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Statements of political ads on social media are incomplete

The advertentieoverzichten that Facebook, Google and Twitter in the run-up to the European Parliamentary elections have placed online to increase transparency, but were in the run up to and on the Dutch voting day is still incomplete and showed more defects, shows an analysis of NU.nl.

“Vote smart”, writes Catherine Rinzema, the number six on the list of candidates of the VVD in the European elections, in a Facebook ad on her page. The message is from may 21 to 23 on the social media has been active, is evident from Facebooks advertentiebibliotheek.

The social media has, like Google and Twitter, is committed to a code of conduct of the European Commission, in which they promise more transparency on how political parties, candidates, and political issues are advertised.

In Facebook every ad on elections include a disclaimer that makes it clear. Thus the voting recommendation of the VVD candidate Rinzema. Yet it was on 23 may, the day of the elections, is not the case. Thus, it was for Facebook users is not clear who the ad has paid and how much money on the Facebook-page of Rinzema spent.

“Political parties are very secretive about their strategy. There, they want to really not talk about it”
Tom Float, phd student University of Amsterdam

NU.nl the situation of the page of Rinzema Thursday on Facebook submitted. Thursday afternoon were several ads by the company are deleted because of the political disclaimer was missing. The example shows how the promise of more political transparency have not always can keep up with the daily practice.

“Reports are actually not at all transparent”

“The libraries of Facebook, Google and Twitter are actually not at all transparent”, is also the conclusion of Tom Float, who is with the University of Amsterdam phd research into the online communication of political parties.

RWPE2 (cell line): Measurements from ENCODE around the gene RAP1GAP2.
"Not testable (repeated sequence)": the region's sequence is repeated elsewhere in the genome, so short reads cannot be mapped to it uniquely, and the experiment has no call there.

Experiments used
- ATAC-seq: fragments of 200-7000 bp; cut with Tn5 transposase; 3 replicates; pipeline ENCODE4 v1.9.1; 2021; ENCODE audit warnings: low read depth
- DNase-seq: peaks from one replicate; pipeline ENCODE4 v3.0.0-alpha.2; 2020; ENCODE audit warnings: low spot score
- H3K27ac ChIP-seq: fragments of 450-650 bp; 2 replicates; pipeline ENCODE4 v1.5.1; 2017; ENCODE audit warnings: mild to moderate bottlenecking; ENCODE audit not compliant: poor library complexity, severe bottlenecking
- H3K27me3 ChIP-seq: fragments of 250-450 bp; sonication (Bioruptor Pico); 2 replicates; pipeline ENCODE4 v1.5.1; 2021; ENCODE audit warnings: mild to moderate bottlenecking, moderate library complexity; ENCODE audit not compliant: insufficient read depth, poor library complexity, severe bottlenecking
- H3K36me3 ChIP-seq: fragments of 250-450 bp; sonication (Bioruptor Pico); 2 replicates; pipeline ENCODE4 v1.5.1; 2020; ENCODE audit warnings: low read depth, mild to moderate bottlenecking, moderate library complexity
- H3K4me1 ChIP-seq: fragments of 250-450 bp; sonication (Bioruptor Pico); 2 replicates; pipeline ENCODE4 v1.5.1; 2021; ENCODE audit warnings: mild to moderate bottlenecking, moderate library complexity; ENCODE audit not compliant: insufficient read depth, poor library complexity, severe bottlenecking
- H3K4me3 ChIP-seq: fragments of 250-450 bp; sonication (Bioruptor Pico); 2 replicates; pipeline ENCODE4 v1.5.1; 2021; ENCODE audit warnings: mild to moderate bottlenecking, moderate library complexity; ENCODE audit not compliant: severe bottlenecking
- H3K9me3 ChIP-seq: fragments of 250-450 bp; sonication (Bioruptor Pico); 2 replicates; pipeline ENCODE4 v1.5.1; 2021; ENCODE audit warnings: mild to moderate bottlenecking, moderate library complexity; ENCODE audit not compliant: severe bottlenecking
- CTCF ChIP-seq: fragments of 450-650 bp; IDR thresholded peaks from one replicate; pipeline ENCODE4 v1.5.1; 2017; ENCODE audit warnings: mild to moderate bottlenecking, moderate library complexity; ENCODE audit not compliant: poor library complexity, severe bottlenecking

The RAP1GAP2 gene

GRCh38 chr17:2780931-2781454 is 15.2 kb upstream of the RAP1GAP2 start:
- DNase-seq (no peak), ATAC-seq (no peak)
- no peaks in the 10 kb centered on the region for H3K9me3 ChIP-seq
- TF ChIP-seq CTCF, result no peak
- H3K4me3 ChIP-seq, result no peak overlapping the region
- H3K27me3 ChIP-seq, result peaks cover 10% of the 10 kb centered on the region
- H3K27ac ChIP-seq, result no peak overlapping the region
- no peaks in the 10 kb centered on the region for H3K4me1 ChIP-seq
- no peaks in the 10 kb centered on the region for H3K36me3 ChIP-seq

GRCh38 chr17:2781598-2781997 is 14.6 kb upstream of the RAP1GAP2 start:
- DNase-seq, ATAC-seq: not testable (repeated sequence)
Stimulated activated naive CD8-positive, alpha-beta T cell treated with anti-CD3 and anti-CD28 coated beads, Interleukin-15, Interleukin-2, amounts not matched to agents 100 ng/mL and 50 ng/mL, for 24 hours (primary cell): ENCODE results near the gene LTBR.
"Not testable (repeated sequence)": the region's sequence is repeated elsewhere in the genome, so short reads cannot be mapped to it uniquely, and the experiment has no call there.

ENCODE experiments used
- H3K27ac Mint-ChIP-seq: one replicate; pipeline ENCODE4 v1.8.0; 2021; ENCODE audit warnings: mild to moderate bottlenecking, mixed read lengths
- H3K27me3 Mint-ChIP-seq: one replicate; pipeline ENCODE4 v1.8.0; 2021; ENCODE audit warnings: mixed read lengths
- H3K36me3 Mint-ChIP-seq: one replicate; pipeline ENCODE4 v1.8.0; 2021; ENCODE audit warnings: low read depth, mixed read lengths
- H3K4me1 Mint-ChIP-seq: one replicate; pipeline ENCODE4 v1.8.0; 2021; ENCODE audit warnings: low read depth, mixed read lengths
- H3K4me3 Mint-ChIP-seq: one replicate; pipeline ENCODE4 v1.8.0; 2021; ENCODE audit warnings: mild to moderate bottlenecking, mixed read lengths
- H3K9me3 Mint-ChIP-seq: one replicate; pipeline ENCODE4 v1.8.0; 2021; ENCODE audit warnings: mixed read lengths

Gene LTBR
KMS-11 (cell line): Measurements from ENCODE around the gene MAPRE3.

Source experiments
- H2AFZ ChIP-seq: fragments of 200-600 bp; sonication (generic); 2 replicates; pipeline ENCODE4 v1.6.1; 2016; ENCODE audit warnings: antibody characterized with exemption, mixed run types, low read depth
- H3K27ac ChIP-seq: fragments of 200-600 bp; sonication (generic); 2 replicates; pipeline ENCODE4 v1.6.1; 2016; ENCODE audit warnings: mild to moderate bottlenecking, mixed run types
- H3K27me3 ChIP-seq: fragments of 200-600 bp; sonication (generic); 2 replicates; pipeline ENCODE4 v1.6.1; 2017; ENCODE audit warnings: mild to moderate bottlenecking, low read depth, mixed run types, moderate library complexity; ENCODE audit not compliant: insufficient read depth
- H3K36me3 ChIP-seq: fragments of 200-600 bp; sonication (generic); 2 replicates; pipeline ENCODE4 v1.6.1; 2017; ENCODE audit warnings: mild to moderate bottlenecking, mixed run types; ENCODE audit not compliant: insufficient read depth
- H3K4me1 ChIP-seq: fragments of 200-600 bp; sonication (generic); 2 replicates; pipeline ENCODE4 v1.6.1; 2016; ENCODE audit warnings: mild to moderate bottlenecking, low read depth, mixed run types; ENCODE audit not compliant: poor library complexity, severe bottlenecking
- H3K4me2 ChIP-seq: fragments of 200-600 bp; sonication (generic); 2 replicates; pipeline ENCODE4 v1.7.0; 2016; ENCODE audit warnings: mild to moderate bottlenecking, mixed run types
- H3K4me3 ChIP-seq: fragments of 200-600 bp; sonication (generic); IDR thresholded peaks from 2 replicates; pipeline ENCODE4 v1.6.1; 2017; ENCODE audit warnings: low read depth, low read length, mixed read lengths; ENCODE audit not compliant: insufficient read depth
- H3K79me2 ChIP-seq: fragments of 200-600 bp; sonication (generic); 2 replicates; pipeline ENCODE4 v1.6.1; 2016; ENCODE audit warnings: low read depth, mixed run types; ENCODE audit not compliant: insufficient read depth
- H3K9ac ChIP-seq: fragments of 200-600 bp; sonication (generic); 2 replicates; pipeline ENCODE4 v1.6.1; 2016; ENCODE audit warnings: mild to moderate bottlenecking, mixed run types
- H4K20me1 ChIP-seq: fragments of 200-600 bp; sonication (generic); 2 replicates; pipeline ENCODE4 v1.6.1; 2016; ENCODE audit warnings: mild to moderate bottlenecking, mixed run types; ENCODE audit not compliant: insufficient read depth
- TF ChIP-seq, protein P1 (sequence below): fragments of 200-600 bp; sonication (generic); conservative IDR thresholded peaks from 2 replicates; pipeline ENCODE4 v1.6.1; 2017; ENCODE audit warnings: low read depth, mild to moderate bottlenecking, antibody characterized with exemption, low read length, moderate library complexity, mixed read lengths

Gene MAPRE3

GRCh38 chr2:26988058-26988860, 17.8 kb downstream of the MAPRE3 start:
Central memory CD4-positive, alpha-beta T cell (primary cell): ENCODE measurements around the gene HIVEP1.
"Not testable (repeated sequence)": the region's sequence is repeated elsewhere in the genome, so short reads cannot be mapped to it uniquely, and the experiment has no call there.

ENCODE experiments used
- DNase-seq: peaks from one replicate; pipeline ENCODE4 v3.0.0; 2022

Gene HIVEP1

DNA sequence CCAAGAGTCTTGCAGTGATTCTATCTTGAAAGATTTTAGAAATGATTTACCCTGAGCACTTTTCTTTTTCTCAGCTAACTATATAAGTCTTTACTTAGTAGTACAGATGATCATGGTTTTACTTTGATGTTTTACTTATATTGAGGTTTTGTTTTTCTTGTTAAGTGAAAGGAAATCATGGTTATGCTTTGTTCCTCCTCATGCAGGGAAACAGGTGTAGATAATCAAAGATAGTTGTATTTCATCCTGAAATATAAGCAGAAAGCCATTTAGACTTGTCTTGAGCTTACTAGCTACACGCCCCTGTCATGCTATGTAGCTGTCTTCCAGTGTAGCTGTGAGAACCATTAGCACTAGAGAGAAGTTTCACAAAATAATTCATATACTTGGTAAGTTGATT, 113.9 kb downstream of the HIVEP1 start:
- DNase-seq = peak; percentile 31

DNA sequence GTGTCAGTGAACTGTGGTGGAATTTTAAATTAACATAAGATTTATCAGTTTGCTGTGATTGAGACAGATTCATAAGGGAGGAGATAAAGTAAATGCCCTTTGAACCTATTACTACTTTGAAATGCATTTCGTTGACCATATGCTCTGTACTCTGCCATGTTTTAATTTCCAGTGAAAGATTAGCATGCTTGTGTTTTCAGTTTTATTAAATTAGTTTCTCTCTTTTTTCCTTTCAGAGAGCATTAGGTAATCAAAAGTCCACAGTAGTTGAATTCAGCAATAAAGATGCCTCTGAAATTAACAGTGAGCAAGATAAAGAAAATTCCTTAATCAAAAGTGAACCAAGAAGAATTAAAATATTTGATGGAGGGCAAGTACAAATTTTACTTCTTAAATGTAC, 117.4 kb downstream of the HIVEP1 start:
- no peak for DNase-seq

One of his biggest concerns is that the companies have little visibility into who the political parties with their ads want to reach: the so-called (micro)targeting. Facebook offers advertisers the option to get their message to people interested in climate change), migration, or a specific political party.

“Political parties are very secretive about their strategy or campaign. There, they want to really not talk about it,” says Sinker. “In that sense, the advertentiebibliotheken help to better understand what political parties do.”

But whether-and the extent to which political parties communicate their message to target, from the statements of Facebook, Twitter and Google are not clear. The three companies will give only an indication of what the gender, age, and region of the persons is that the ad is ultimately seen.

While that insight according to Choice is important. In the first instance to political parties to be able to check, but also to citizens as good as possible. “The supposed effect of microtargeting is that people think that they are not targeting them, but a general ad. If that is not clear, there is a risk that the citizen of the political party is a wrong image.”

Advertentiebibliotheken show more defects